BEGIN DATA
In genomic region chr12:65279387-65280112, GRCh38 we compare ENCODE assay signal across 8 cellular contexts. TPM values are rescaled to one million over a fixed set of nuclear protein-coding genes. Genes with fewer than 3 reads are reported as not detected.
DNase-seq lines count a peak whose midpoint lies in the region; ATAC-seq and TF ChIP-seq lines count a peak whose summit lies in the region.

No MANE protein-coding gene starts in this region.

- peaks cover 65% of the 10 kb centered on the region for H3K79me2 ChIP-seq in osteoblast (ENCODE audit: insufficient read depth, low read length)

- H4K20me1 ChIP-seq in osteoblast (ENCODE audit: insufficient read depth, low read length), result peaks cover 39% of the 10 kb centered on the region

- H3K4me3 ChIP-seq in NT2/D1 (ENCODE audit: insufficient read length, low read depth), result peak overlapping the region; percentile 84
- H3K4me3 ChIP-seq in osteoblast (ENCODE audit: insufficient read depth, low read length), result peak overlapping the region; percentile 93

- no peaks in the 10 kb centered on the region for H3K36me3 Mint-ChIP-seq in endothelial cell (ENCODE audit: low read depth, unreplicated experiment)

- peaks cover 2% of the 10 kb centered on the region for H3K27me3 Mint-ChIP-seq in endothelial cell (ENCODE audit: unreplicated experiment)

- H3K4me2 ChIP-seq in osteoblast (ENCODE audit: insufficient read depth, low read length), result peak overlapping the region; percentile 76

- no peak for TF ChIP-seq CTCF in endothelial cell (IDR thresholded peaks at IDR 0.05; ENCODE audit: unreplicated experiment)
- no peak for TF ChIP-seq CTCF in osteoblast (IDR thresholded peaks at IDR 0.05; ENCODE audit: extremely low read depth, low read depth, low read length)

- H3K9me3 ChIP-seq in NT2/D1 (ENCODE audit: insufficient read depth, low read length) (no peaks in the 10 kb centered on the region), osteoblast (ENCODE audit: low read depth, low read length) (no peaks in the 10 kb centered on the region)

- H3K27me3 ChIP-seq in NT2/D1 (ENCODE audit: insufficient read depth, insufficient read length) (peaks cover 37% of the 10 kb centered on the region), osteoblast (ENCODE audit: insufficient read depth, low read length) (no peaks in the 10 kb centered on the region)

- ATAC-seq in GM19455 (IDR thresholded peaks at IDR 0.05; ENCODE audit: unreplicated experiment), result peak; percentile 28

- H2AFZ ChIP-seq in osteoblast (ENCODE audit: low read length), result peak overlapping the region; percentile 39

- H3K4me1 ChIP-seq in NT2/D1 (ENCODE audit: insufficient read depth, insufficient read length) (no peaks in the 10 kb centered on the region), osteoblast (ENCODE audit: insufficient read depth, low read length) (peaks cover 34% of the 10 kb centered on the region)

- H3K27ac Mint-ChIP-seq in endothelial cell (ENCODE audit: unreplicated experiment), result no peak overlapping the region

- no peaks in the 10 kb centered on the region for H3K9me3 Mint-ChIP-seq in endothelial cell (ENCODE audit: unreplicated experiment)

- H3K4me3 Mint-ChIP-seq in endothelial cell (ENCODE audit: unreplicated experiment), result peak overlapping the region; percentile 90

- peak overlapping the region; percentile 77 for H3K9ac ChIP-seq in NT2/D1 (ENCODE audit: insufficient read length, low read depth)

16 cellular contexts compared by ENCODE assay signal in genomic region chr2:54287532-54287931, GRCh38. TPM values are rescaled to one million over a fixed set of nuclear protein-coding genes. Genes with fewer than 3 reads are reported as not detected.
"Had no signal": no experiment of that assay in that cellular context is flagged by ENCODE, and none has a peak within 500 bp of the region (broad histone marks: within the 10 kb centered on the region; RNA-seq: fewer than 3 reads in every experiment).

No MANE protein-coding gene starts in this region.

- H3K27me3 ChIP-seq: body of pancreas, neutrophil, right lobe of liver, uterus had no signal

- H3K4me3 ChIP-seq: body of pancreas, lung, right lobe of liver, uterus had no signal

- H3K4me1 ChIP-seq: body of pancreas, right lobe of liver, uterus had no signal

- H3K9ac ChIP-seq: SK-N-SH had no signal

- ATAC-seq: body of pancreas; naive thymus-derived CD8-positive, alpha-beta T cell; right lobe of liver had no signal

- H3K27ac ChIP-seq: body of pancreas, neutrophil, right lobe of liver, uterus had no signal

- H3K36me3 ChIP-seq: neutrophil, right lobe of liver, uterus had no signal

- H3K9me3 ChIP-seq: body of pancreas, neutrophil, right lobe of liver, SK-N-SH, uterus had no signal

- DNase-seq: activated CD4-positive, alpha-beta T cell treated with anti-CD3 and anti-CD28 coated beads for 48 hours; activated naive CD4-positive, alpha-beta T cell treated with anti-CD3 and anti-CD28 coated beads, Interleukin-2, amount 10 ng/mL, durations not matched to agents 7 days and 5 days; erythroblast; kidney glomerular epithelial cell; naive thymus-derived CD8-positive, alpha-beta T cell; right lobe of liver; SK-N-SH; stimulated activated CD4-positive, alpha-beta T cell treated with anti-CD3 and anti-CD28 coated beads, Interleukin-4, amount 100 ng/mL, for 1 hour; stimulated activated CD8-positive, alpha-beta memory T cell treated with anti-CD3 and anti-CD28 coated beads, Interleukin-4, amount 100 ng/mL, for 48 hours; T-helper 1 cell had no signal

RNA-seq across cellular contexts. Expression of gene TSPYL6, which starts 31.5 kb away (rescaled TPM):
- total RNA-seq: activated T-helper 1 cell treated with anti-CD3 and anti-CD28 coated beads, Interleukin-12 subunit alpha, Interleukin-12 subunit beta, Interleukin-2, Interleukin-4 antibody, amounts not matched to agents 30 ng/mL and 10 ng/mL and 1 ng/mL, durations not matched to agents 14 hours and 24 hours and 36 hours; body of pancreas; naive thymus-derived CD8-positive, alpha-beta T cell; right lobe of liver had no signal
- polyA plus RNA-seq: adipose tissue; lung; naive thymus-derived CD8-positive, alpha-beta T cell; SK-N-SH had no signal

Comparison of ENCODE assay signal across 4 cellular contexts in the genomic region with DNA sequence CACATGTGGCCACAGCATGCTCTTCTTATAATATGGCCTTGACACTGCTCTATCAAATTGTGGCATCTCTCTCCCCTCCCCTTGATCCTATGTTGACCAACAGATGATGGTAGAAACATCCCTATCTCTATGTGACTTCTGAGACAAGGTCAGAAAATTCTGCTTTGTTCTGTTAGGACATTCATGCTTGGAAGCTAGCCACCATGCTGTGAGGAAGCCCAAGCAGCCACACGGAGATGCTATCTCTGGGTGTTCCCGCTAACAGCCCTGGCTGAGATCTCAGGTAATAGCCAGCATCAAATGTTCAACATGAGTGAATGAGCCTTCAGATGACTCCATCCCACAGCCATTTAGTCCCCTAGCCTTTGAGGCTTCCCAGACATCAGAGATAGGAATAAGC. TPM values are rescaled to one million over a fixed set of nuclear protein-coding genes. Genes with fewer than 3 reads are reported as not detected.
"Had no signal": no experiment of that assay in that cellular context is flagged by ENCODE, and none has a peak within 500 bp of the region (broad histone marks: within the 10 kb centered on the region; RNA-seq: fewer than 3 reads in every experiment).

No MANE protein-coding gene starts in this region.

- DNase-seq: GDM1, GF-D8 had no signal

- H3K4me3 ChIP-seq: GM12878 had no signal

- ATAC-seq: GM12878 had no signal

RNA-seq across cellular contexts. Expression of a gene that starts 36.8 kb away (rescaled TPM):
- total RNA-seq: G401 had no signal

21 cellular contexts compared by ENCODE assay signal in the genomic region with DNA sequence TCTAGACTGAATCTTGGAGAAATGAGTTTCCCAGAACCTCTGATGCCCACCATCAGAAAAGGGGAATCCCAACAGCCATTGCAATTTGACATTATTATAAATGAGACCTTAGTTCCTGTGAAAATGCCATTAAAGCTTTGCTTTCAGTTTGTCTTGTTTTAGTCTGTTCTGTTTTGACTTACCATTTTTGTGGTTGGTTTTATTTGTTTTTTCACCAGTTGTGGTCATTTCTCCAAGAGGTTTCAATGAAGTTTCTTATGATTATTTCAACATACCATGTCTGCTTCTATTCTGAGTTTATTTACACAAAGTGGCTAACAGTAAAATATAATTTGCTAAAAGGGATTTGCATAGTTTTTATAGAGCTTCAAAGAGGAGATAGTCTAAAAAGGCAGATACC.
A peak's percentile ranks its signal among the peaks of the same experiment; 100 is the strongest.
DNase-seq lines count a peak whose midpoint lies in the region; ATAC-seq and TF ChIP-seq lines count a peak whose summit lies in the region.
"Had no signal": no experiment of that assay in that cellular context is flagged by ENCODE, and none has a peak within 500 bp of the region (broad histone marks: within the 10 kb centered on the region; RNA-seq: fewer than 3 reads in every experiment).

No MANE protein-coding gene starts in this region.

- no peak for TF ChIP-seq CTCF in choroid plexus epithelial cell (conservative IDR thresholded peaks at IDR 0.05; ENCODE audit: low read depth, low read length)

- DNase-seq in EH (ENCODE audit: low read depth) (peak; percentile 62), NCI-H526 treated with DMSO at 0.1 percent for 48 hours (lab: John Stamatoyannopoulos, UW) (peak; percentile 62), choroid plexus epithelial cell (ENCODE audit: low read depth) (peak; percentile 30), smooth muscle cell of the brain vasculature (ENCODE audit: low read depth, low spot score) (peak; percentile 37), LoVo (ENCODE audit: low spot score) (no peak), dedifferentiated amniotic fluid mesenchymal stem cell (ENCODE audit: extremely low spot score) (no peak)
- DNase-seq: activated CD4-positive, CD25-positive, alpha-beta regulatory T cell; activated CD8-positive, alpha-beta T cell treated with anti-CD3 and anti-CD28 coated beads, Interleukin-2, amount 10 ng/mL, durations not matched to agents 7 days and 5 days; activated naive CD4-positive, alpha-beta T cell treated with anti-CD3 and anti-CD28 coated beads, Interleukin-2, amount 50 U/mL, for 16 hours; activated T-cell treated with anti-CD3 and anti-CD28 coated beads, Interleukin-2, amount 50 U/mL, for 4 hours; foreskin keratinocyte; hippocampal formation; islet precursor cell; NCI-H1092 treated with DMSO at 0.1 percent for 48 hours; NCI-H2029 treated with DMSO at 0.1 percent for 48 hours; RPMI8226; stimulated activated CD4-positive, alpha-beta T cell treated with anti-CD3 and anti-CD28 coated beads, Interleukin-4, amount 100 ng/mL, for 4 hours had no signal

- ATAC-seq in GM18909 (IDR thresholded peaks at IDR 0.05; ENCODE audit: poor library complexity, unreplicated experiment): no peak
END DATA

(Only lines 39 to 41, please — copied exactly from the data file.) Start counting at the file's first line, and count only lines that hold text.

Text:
No MANE protein-coding gene starts in this region.

- DNase-seq: GDM1, GF-D8 had no signal

- H3K4me3 ChIP-seq: GM12878 had no signal